By Frances Lowery Garner
During my growing up years, any type of outing was looked forward to with great anticipation.
These outings were usually limited to “Homecoming” at the church we attended, Fourth of July picnic, and the cemetery working.
Naturally all the younger folks, especially the children, looked forward to going to the creek for the picnic as this was a rare chance to go in swimming while the older folks assemble ingredients and mad a huge wash pot full of Brunswick stew.
This was a customary menu of the day for those who could eat the savory dish, which was highly seasoned with peppers of every description.
All the families involved (Hickman, Odom, Nix, Ledbetter, and Campbell) would contribute something toward the recipe with whatever they had including canned tomatoes, hot peppers, home grown Irish potatoes, onions, homemade catsup, and meat of every description, chicken, pork, and beef if possible.
One experienced man was usually assigned to the recipe and the tasting and if he like it hot, too bad for those who preferred a mild version.
The children would look forward to the pineapple sandwiches, cold lemonade, and homemade cookies or cake.
Some of the men would have to hitch up the wagon and go down to the creek at the Huguley Bridge real early in the day to get the fire going and the meat cooking.
Once it was done, the other ingredients were added and allowed to simmer until the noon day hour.
Meanwhile, someone who had transportation, usually a pickup truck, would go into Greenville to the ice to purchase a huge block or blocks of ice for the tea or lemonade.
The ice would be such a welcomed treat. The ice truck would deliver ice once a week from Greenville and it wasn’t that expensive but a lot of the people could not afford it and very few had an icebox to store it.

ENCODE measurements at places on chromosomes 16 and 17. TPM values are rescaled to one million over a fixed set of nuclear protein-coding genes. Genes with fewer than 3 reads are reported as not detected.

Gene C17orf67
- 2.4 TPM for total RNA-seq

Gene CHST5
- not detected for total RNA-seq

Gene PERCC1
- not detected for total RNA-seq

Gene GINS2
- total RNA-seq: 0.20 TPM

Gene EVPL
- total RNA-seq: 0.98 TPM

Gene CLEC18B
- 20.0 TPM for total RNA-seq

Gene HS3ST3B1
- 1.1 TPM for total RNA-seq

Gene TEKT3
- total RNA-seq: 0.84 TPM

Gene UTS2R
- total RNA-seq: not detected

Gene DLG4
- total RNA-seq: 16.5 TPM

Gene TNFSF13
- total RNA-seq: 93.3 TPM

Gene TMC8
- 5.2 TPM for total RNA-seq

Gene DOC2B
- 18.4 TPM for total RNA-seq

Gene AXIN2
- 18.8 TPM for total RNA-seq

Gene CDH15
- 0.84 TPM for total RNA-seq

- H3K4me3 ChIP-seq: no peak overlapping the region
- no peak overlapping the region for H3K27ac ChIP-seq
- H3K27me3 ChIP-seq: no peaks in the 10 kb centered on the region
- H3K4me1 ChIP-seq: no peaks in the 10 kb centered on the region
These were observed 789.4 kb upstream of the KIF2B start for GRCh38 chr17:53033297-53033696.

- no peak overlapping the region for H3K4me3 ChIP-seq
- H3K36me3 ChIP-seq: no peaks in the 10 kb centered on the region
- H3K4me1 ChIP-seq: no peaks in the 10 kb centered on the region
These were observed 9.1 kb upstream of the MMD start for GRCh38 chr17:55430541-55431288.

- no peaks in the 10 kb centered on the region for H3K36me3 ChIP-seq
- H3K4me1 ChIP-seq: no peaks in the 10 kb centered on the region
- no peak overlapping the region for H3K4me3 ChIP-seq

So a hole would be dug in the smokehouse in cedar sawdust and covered up with burlap bags.
A 50 pound chunk could be packed in an old quilt and it would keep for a few days but hard to keep until the ice man made his next deliver.
It would be picked off very carefully for each meal and none wasted.
The ice would remain open on the Fourth of July because this was probably their biggest sale day of the year.
Also, fresh bread was brought to eat with the stew or to make sandwiches for the children (pineapple was the sandwich of the day because it was canned and did require refrigeration).
There was no problem using all of the opened pineapple.
Homemade lemonade was made in a galvanized tub as well as the tea and poured with a long dipper.
Everyone would sit around on the ground on an old quilt, or stump, and it was laid back time, a great reprieve following the usual grind of hard work.
The younger folk were required to wait for at least 30 minutes after eating to go back into the creek.
Purchased swim suits were unheard of, so many of the young ladies homemade outfits were rather comical and certainly not conducive to swimming but more or less made for modesty.
The younger children could play in old dresses and underwear while the men would roll up their britches legs or either cut off an old pair of jeans or overalls that were completely worn out.
Sometime during the course of the day, if one of the farmers had ripe watermelons, they would also be cut and shared. They would be kept cook in the cold waters of the creek.
The day would end all too soon as the livestock had to fed, cows to be milked, and stove wood to be brought in back at the house.
It there was stew left, it would be shared and put in “fruit jars” for the supper meal.
All that remained after a good day were the memories and the red bug bites.